Argentina’s decision to snuggle up with the Islamic Republic of Iran lacked necessary context in last week’s coverage. Part of the blame falls on Israel for its outspoken response, which made it into pretty much every media outlet.
In my recent two posts on the matter, I noted the glaring injustice of the decision while continuing to admonish about Iran’s growing influence in the region as a whole. At the risk of abusing your patience, I’ve decided the issue justifies further illumination (last post on this for now – promise).
Why exactly is Argentina looking towards one of the world’s greatest human rights abusers – a state that two years ago Hillary Clinton called a military dictatorship – and away from the liberal democratic tradition it developed, together with the rest of Latin America, with the fall of the hated military juntas?
Why so easily allow Iran to exploit national/economic weaknesses to gain a strategic foothold and loosen the grip of international isolation at a time when the majority of its neighbors – most notably Brasil – have turned their backs to Tehran?
Emily Schmall, notes in The Christian Science Monitor last week, that:
“Banned from international credit markets because of outstanding debts with the Paris Club and World Bank, Argentina has brokered bilateral agreements with autocratic regimes like Iran. Pinioned by international sanctions, Iran has also had to look for new partners, finding in South America a sympathetic group of populist governments…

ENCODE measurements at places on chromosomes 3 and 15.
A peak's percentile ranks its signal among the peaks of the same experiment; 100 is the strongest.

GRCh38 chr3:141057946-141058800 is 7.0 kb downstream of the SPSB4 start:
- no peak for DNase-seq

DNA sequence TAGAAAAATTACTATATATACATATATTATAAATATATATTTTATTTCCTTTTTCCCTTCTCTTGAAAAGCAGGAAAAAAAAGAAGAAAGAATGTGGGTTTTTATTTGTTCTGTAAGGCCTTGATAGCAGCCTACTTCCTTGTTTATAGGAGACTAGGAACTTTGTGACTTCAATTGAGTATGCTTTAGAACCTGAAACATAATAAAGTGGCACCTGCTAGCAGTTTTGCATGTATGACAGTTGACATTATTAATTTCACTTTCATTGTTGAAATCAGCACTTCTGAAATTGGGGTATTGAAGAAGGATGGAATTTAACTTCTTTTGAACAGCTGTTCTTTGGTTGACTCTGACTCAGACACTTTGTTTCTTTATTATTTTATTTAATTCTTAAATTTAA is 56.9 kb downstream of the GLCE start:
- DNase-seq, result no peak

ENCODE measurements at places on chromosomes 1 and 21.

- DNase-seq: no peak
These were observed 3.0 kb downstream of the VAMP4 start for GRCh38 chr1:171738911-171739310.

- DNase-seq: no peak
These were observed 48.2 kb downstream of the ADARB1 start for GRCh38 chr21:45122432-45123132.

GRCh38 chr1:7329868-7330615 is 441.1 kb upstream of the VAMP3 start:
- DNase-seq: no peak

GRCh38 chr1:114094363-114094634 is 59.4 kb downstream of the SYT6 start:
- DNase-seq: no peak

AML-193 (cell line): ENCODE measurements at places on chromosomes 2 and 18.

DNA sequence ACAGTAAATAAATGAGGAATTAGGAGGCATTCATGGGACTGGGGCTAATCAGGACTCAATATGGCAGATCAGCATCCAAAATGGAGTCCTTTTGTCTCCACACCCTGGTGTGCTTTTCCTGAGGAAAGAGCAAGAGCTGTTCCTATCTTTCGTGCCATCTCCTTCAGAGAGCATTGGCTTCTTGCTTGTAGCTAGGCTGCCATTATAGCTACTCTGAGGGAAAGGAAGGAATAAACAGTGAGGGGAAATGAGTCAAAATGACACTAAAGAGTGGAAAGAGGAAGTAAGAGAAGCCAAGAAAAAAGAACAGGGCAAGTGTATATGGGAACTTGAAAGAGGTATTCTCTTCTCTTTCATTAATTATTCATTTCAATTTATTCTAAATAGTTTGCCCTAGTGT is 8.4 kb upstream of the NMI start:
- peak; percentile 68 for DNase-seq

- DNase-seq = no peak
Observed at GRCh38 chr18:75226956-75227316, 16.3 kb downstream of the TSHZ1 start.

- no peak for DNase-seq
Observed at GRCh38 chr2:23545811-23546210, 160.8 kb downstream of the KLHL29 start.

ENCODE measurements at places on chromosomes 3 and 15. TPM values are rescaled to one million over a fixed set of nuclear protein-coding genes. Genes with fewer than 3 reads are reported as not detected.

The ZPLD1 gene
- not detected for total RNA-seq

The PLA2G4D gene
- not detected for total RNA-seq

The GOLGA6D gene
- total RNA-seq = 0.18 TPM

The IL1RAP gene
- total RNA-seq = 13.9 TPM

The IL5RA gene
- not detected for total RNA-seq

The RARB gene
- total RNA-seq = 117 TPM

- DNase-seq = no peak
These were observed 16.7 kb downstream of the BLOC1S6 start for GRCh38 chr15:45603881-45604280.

Trade between Iran and Argentina, Brazil, Ecuador, Bolivia, and Venezuela rose to $3.6 billion in 2011, according to the Inter-American Development Bank. With the exception of Brazil, Iran’s anti-Americanism is a sympathetic cause among these South American nations.
An editorial in the Buenos Aires Herald, also from last week, criticizes President Fernandez for the geopolitical damage being caused:
“President Cristina Fernández de Kirchner has always given precedence to the political over the economic and the harm done by this agreement to the political prestige gained both at home and abroad by her previous grandstanding in favour of probing the AMIA atrocity far outweighs any commercial benefits Iran might offer…”
Already it appears as if economic behavior could also be catching. As Reuters reported:
“Argentina’s government also has been criticized for cracking down on dissent by fining private economists for publishing inflation estimates that far outpace the official numbers. The country could face sanctions from the International Monetary Fund over its widely discredited consumer price data.”
While in the US, State Department Spokeswoman, Victoria Nuland – like much of the media – failed to identify the underlying geopolitical trend/threat in this decision. In her press conference and widely reported response, she missed the bigger picture: The ascendancy of the Islamic Republic of Iran in South America, right on the US’ doorstep.